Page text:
As we approach October and Black History Month, we have once again refocused The Locals with the aim of creating a rapid response style collection display. This iteration of the project asks the African and Caribbean communities living or working in the borough, to answer the following question: ‘What one possession or item in your family represents something meaningful or important to you about your cultural heritage?‘ Participants are asked to respond by sending two photographs, one of them and one of their chosen object, plus a few words explaining the significance. The aim is to create an immediate display of submissions, physically and digitally, which will evolve over the month and which will result (hopefully) in a dynamic and informative exhibition by the end of October.
Interested to find out more? Send us an email or download the information sheet below.
Email: firstname.lastname@example.org Download information: The Locals: object-ive
A reflection on The Locals project so far…
As part of our Saving and Sharing Whitehall project, in late 2018 and throughout 2019 we launched The Locals oral history project. The aim of The Locals was to collect stories from individuals that captured the changes that have taken place in Sutton over the last century. We hoped that by recording these personal views from varying individuals in the community, we would be able to compile an understanding of how life in the borough had changed in more recent years, and how this has affected the experiences of residents and those who work in the borough.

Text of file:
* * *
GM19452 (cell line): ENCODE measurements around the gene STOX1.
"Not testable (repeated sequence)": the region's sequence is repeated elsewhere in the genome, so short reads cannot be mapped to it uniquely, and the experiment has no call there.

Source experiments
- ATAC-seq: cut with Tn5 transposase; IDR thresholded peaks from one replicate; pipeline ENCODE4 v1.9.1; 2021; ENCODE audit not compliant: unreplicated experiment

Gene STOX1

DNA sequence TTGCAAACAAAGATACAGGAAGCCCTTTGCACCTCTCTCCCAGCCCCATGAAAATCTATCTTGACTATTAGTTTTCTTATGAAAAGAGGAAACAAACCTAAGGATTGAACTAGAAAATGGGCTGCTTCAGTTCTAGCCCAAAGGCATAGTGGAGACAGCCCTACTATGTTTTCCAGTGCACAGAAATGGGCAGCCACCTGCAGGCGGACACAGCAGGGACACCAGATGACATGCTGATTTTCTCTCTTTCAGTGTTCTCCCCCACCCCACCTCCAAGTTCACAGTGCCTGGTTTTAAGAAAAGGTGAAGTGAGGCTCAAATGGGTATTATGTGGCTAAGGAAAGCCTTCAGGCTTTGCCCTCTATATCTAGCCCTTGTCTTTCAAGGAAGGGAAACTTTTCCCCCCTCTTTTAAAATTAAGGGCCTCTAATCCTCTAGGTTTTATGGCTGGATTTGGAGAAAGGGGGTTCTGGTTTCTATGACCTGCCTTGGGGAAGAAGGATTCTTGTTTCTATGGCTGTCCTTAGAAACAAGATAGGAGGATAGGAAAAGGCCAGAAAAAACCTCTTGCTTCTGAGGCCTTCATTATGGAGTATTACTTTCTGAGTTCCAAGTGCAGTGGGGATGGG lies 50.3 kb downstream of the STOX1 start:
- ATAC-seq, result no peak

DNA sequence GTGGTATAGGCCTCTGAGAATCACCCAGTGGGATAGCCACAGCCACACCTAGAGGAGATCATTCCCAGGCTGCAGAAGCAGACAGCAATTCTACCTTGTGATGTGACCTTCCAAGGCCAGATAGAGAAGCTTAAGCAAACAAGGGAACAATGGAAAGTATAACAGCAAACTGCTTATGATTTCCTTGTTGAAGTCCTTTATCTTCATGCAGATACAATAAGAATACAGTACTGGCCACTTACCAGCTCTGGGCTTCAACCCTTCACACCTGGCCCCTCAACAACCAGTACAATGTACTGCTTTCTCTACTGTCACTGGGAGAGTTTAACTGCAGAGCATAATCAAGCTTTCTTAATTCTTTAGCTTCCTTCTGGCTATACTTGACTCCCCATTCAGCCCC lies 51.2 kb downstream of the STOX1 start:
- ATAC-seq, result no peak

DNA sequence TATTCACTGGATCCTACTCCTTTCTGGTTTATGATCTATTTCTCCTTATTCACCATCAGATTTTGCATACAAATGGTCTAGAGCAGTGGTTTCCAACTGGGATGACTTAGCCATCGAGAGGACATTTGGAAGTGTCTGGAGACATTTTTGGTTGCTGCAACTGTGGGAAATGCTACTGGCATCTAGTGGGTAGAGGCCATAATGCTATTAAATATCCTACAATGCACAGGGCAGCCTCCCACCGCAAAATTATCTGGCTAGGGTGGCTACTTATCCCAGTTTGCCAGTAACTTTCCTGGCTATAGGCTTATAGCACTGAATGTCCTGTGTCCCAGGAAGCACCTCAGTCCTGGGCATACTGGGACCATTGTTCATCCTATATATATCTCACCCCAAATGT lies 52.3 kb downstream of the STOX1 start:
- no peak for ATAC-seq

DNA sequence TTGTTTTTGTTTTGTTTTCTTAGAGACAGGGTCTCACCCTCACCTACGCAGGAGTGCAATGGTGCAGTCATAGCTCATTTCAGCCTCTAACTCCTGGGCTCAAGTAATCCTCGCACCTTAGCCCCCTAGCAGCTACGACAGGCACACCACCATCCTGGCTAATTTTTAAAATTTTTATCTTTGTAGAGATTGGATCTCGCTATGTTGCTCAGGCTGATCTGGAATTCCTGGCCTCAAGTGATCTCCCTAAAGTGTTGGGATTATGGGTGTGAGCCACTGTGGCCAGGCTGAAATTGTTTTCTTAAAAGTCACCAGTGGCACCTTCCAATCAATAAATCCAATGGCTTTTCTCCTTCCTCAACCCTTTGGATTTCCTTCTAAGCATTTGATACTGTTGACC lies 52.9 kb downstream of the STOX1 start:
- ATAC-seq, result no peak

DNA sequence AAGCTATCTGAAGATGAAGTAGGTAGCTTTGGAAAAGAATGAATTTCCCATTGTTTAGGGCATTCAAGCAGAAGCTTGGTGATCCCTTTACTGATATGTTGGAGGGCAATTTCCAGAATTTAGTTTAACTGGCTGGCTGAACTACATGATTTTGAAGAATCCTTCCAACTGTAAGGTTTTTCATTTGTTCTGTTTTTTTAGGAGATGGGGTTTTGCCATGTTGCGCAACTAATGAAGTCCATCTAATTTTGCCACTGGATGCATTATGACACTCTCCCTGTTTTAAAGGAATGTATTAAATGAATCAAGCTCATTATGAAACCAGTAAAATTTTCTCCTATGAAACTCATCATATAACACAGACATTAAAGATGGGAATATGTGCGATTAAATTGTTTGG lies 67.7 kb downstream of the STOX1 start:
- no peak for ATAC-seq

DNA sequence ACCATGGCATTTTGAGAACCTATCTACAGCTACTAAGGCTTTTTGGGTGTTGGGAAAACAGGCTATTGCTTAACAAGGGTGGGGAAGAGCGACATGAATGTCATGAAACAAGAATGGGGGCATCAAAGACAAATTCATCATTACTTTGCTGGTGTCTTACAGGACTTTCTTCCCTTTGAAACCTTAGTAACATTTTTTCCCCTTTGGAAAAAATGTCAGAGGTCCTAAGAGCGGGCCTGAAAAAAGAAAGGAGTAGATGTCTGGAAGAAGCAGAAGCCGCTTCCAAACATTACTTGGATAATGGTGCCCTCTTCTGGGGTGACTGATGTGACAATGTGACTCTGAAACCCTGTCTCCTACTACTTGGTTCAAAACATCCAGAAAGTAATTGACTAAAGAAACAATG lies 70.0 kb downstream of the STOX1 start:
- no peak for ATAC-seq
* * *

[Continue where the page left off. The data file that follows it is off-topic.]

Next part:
We were delighted to exceeded the number of recordings we had originally hoped to collect, and found that the unique material gathered soon started to influence our programming activity. Many of the interviews reminisced about earlier times in the borough, which provided a great opportunity to link these memories with items in our collection from the twentieth century, as well as photographs from our local studies and archive collections. Small displays were held at our Family History Centre at Sutton Central Library, and at Whitehall itself.
Excerpts from entries for ‘The Locals: Diaries’ will be on display at Whitehall Historic House until November. Visitors to the exhibition are invited to contribute to the project and the display by completing these archive submission cards.
An even greater achievement of this element of the Whitehall project though, has been the significant influence it has had in helping us to focus on diversifying our collections in general. The framework The Locals has provided is proving an adaptable and useful tool. Its first reiteration, following the initial oral history element, was The Locals: Diaries, which we launched soon after the lockdown. Refocused as a rapid response contemporary archive collecting project, The Locals: Diaries called out for participants to document their experiences of the lockdown and the Covid situation in general (further information can be found in this earlier post.) Again we have been thrilled by the response, receiving to date more than 100 entries in varying formats and from a broad range of ages. Call out for The Locals: Diaries ends on the 4 October 2020, an update on this can be seen in our last post.
The Locals: object-ive is now the third iteration of the original project and, like The Locals: Diaries, again provides an opportunity for us to react quickly and to focus more sharply on a particular topic. This is a new way of working for us, which, given the indication that restrictions may tighten again, is challenging but also exciting and hopefully fruitful and informative.
Our next post will take a closer look at Lucinda Rice, daughter of Dr George Rice who was previously featured in our Black History Month post in 2018. Whilst researching Lucinda further, we’ve been wondering; if Lucinda were alive today, what object might she choose if she were posed with the question for The Locals: object-ive …